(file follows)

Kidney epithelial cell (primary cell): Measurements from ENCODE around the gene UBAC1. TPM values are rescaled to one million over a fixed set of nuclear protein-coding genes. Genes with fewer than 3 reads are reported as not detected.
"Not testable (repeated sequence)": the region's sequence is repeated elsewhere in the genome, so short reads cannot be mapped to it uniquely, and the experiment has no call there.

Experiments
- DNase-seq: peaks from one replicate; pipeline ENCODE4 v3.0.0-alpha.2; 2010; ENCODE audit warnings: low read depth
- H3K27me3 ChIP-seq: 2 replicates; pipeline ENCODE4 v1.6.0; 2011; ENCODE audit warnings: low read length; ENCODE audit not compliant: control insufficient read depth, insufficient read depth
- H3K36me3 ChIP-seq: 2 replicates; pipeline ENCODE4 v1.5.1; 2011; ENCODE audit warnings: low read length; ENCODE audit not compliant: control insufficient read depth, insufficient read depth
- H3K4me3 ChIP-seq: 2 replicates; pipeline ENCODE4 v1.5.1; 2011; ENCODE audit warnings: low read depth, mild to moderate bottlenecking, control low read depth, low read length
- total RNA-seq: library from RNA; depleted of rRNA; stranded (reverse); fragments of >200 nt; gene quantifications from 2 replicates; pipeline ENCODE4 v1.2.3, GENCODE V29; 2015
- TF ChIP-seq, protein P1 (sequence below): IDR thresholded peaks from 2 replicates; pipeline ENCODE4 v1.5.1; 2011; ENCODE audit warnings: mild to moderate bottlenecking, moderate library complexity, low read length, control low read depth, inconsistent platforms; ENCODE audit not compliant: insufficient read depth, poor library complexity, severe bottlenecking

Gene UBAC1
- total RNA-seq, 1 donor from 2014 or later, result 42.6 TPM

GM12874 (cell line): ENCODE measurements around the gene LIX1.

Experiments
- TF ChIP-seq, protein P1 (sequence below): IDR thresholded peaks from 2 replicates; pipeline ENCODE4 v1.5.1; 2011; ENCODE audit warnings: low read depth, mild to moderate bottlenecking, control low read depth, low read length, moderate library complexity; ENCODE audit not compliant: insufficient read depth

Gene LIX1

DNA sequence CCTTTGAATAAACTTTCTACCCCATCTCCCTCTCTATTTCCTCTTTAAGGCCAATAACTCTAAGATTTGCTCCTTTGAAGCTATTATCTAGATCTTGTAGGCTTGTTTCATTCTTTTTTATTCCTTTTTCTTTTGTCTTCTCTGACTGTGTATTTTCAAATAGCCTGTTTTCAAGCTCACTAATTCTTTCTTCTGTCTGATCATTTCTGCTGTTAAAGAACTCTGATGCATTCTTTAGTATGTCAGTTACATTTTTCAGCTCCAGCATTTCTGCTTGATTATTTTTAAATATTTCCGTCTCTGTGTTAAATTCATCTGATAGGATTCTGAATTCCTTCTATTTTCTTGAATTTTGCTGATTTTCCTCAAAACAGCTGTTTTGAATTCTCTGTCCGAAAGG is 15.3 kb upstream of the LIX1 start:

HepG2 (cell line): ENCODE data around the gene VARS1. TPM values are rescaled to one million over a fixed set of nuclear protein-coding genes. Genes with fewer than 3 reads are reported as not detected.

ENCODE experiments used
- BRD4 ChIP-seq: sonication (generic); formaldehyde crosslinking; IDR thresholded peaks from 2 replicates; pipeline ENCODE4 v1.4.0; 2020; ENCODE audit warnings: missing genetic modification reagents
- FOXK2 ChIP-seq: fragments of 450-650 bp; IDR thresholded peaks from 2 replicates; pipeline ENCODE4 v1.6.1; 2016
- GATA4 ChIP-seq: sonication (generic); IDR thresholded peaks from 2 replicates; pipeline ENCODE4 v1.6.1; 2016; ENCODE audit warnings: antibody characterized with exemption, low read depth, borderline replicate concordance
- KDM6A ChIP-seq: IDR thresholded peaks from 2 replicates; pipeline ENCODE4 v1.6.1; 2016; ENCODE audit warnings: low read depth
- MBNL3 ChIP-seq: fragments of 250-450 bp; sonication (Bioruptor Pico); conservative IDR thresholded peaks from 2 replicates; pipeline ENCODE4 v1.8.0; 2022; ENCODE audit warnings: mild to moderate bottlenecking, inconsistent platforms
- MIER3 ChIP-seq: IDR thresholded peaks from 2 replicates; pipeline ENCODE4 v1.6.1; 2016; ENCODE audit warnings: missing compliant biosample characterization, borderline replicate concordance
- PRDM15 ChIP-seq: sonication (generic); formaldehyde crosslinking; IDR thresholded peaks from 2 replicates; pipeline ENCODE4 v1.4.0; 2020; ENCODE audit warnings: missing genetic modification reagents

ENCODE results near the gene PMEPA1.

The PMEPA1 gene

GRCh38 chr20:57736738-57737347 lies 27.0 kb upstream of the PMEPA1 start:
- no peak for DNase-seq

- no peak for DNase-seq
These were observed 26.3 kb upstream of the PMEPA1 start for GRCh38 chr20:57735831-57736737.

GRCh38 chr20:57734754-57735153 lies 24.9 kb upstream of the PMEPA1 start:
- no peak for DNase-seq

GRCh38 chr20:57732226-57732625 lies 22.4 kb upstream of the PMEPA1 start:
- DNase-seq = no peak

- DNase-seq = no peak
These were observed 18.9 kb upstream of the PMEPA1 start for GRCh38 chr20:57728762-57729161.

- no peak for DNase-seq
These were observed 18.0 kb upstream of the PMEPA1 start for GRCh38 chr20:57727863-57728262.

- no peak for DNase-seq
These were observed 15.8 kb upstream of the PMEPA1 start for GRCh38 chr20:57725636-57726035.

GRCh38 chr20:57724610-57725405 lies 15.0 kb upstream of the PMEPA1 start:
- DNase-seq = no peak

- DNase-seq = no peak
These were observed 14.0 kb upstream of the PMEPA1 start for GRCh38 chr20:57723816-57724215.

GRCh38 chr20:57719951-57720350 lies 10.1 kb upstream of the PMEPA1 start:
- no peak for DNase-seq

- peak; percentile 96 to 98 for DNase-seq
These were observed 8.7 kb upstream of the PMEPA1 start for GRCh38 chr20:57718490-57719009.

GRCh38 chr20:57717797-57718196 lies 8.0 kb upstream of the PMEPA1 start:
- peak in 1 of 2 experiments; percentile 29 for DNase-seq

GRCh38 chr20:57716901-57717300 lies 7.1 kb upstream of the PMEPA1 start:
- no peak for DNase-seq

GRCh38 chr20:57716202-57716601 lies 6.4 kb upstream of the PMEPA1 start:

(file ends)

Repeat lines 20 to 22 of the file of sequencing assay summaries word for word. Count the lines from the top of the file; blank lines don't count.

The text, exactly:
- FOXK2 ChIP-seq: fragments of 450-650 bp; IDR thresholded peaks from 2 replicates; pipeline ENCODE4 v1.6.1; 2016
- GATA4 ChIP-seq: sonication (generic); IDR thresholded peaks from 2 replicates; pipeline ENCODE4 v1.6.1; 2016; ENCODE audit warnings: antibody characterized with exemption, low read depth, borderline replicate concordance
- KDM6A ChIP-seq: IDR thresholded peaks from 2 replicates; pipeline ENCODE4 v1.6.1; 2016; ENCODE audit warnings: low read depth